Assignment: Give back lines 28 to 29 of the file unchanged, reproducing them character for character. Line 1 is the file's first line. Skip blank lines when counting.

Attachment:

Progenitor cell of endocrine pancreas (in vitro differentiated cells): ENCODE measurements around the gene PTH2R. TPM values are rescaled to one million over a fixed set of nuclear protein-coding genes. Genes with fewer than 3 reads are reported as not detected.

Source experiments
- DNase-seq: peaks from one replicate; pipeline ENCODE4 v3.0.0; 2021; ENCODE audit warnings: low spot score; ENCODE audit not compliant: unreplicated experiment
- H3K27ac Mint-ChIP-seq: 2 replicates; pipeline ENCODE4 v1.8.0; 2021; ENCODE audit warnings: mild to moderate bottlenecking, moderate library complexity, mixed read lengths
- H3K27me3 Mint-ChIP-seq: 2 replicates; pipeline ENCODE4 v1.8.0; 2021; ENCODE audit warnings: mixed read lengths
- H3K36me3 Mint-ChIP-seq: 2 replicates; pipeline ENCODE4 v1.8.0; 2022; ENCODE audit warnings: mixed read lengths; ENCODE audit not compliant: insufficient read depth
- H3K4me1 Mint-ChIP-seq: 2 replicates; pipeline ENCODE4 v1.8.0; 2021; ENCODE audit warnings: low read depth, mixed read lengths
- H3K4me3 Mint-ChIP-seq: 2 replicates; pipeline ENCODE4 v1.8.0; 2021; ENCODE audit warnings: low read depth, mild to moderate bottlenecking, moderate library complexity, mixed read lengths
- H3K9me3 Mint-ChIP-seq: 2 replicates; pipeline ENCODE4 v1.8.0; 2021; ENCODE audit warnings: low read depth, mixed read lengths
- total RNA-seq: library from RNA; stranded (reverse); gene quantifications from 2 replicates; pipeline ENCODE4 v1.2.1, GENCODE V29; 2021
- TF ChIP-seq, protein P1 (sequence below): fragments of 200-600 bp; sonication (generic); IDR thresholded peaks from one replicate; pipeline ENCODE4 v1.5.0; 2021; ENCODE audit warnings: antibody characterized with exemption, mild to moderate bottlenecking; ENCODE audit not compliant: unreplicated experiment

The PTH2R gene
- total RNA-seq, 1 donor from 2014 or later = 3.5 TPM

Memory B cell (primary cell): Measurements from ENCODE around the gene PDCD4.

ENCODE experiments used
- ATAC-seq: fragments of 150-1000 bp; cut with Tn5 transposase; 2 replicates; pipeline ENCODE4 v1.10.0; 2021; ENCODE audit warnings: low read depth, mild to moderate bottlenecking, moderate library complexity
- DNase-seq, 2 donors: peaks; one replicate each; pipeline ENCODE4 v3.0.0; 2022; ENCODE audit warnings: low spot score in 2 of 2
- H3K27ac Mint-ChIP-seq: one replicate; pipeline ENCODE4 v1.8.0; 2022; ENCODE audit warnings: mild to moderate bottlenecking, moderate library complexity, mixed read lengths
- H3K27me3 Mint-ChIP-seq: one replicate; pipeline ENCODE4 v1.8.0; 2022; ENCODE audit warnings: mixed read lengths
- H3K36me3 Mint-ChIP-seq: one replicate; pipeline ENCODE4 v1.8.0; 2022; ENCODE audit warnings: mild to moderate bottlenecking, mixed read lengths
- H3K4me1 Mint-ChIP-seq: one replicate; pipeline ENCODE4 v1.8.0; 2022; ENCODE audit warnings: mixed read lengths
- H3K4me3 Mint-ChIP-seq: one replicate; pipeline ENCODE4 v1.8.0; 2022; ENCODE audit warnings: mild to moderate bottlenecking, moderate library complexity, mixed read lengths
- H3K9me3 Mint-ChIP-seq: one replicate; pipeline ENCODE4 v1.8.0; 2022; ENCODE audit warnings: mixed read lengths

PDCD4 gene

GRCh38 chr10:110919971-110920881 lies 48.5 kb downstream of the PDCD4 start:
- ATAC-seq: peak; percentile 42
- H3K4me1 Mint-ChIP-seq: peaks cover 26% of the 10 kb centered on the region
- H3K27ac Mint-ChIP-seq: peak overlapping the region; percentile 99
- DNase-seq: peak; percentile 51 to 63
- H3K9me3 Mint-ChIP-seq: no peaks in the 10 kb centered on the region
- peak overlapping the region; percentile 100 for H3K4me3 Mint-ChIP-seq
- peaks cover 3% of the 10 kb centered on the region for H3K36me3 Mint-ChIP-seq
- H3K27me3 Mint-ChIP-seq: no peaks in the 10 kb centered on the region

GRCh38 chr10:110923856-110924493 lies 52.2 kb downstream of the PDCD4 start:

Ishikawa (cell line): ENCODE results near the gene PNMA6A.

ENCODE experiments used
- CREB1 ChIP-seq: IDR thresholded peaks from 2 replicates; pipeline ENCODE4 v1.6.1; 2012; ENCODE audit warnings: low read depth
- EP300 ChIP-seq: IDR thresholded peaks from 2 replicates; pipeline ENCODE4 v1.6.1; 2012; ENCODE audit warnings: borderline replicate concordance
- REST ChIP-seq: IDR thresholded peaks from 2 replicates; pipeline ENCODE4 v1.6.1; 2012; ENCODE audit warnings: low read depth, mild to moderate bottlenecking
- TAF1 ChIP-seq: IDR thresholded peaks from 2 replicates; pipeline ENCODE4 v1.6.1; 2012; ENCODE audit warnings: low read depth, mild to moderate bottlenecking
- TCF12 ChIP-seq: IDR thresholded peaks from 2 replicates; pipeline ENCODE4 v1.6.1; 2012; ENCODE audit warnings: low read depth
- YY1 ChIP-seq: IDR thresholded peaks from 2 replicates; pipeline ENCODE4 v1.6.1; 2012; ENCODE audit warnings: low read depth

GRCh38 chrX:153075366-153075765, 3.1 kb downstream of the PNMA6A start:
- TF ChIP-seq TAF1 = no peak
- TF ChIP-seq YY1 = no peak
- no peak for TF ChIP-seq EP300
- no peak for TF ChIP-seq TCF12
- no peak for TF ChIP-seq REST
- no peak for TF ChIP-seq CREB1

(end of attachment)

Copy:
- H3K27ac Mint-ChIP-seq: peak overlapping the region; percentile 99
- DNase-seq: peak; percentile 51 to 63